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Feb/March 2019 Book Reviews

It has been said that golf dates back to 5,000 B.C.,  and while it remains unclear where it truly originated and who is actually responsible for its birth, the game has evolved to where it touches all cultures, races, and genders. Attempting to capture the full sweep of golf's history, lore, milestones, terminology, and more, is a daunting task. 

"The Handbook of Golf History" (Dorrance Publishing Co., $18.50) by Dr. Douglas Lonnstrom, a Professor of Statistics at Siena College (Loudonville, N.Y.) and Sara Riso, a Siena Summer Scholar and co-captain of Siena's women's golf team, is a valiant effort to do so. 

They have produced a compendium of golf's historical references, a dictionary of the game's terms, a chronicle of the winners of all of the majors from 1860 through 2017 with brief highlights, and a review of all LPGA major winners from 1946 to 2017. It is chock full of information, and just to make sure you have read each page and entry, the authors include a 50-question trivia quiz at the conclusion of the 260-page book. 

Certainly no one requires a printed book for much of this data, since a quick request of Google or Alexa or a few taps on a tablet or smartphone will provide the same information.  Nevertheless, Lonnstrom and Riso have tirelessly collected this data and added insightful commentary to shed light on a specific event or to emphasize an exceptional achievement by one of golf's legends.  And unlike many such efforts, they have given full weight to the development of women's golf through the ages. 

Another intriguing aspect is their inclusion of the genesis of Golf Channel and its growing role as the 24/7 global presenter of everything golf. The authors seem to suggest that Golf Channel is the game's generational information tool.  One click to its website provides access to virtually everything the authors have researched. However, if you prefer the old-school form of browsing – and the serendipity of finding things you weren’t necessarily looking for -- then this book is for you.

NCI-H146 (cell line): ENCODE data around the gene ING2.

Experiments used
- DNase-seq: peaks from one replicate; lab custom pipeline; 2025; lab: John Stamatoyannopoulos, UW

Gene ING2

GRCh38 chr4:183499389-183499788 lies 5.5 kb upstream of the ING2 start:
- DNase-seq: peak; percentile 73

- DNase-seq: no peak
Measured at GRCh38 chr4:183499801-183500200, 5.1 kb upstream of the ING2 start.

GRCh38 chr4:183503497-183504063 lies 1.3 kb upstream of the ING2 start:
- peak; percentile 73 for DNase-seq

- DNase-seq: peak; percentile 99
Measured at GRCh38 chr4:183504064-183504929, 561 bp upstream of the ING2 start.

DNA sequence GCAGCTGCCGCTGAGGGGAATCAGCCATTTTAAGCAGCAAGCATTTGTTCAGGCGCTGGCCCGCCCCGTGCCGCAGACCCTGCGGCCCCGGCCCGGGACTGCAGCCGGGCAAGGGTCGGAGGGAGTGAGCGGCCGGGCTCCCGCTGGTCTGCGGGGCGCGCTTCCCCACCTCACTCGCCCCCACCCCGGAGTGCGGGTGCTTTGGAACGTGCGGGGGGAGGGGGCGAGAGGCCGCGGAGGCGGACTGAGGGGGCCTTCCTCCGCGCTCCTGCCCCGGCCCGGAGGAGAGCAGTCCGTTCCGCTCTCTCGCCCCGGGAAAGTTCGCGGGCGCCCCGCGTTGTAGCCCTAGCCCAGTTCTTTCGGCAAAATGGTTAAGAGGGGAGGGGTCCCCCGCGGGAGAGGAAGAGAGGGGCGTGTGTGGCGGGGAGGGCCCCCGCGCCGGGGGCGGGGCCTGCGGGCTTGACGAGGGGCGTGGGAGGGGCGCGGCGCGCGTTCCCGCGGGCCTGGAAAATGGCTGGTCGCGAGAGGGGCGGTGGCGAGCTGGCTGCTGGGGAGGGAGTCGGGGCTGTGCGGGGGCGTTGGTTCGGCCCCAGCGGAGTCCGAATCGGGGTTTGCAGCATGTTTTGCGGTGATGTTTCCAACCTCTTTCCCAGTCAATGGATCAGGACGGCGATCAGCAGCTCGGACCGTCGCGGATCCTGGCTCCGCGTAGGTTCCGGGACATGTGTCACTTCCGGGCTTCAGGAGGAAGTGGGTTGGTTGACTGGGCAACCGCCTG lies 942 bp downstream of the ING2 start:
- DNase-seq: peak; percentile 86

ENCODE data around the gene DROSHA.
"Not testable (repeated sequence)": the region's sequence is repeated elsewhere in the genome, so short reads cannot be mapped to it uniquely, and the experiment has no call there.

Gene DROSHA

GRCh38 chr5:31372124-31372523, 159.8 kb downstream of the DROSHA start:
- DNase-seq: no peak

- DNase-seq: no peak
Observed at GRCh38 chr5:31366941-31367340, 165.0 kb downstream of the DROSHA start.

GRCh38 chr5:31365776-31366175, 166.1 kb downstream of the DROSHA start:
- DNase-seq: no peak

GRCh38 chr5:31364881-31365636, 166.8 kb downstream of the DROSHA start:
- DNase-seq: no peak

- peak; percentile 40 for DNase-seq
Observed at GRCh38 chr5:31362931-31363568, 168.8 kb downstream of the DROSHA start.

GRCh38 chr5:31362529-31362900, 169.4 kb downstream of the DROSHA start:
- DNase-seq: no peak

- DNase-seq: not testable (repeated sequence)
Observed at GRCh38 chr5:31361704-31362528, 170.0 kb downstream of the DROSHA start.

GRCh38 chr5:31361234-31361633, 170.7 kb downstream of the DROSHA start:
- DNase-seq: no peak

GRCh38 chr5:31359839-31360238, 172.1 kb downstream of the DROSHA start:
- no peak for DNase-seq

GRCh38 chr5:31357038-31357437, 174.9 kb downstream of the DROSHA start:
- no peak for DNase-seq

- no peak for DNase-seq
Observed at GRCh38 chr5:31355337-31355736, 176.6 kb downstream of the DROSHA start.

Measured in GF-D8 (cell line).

Incidentally, the front cover photograph is of the Met Area's own Gene Sarazen. The authors pay tribute to this Hall of Famer who was also a philanthropist: He and his wife, Mary, were instrumental in the establishment of the Gene and Mary Sarazen Scholarship Fund at Siena College, which awarded him an Honorary Degree in 1978. "The Squire" came to America as an immigrant from Italy and never attended college, but the Fund in his name currently supports 23 Sarazen Scholars, something of which he would be surely proud.

"Perfect Fairways Hidden Lies" by Robert Marier (available on Amazon for Kindle ebook, $3.99; print edition, $11.95) is an engrossing murder mystery that tracks a serial killer across golf courses from coast-to-coast, building suspense from tee to green.

Marier fills his novel with golf-themed references, characters, and destinations as he takes the reader through a series of bizarre killings of beautiful young women with golf balls as the murder weapon. Dozens of detectives from municipalities throughout America’s southern Golf Belt, along with numerous dedicated FBI special agents, follow the trail of an elusive suspect who happens to be a down-and-out golf professional.

The author provides plenty of twists and turns as the characters travel from renowned PGA Tour events to the luxurious and scenic courses of Cabo San Lucas, and eventually to the story’s culmination at the links of Bandon Dunes.  The conclusion will chill the reader like the December winds on those exposed cliffs.

Marier's writing is lively, and as a knowledgeable golfer his references are accurate and may be drawn from his personal experiences, adding a realistic element. It’s no mystery why this thriller serves as a rather good antidote to those wintry days and nights until golf season is upon us again.

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